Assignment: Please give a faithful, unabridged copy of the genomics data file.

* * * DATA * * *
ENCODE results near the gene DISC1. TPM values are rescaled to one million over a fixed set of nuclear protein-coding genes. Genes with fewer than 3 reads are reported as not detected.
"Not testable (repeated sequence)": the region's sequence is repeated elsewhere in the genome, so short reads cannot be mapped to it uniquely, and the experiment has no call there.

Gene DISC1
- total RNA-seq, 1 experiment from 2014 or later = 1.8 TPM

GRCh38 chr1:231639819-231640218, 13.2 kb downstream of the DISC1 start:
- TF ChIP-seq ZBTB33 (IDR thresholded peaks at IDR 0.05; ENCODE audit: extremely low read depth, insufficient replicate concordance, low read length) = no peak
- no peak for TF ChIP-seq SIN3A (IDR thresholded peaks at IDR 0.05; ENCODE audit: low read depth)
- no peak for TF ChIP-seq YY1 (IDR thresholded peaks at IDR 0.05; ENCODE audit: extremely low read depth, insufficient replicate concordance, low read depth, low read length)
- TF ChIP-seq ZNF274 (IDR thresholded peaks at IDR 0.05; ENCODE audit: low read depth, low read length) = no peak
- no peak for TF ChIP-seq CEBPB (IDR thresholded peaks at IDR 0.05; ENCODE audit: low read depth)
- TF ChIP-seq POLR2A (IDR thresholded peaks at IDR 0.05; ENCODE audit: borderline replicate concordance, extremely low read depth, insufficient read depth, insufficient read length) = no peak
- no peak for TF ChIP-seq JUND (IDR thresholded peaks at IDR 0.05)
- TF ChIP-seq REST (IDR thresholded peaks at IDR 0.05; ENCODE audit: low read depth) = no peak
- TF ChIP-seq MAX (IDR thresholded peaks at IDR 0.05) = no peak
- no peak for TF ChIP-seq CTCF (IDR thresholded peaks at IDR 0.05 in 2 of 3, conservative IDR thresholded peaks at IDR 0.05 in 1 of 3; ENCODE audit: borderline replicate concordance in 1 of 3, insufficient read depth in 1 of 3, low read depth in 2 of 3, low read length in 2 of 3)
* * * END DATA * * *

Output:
ENCODE results near the gene DISC1. TPM values are rescaled to one million over a fixed set of nuclear protein-coding genes. Genes with fewer than 3 reads are reported as not detected.
"Not testable (repeated sequence)": the region's sequence is repeated elsewhere in the genome, so short reads cannot be mapped to it uniquely, and the experiment has no call there.

Gene DISC1
- total RNA-seq, 1 experiment from 2014 or later = 1.8 TPM

GRCh38 chr1:231639819-231640218, 13.2 kb downstream of the DISC1 start:
- TF ChIP-seq ZBTB33 (IDR thresholded peaks at IDR 0.05; ENCODE audit: extremely low read depth, insufficient replicate concordance, low read length) = no peak
- no peak for TF ChIP-seq SIN3A (IDR thresholded peaks at IDR 0.05; ENCODE audit: low read depth)
- no peak for TF ChIP-seq YY1 (IDR thresholded peaks at IDR 0.05; ENCODE audit: extremely low read depth, insufficient replicate concordance, low read depth, low read length)
- TF ChIP-seq ZNF274 (IDR thresholded peaks at IDR 0.05; ENCODE audit: low read depth, low read length) = no peak
- no peak for TF ChIP-seq CEBPB (IDR thresholded peaks at IDR 0.05; ENCODE audit: low read depth)
- TF ChIP-seq POLR2A (IDR thresholded peaks at IDR 0.05; ENCODE audit: borderline replicate concordance, extremely low read depth, insufficient read depth, insufficient read length) = no peak
- no peak for TF ChIP-seq JUND (IDR thresholded peaks at IDR 0.05)
- TF ChIP-seq REST (IDR thresholded peaks at IDR 0.05; ENCODE audit: low read depth) = no peak
- TF ChIP-seq MAX (IDR thresholded peaks at IDR 0.05) = no peak
- no peak for TF ChIP-seq CTCF (IDR thresholded peaks at IDR 0.05 in 2 of 3, conservative IDR thresholded peaks at IDR 0.05 in 1 of 3; ENCODE audit: borderline replicate concordance in 1 of 3, insufficient read depth in 1 of 3, low read depth in 2 of 3, low read length in 2 of 3)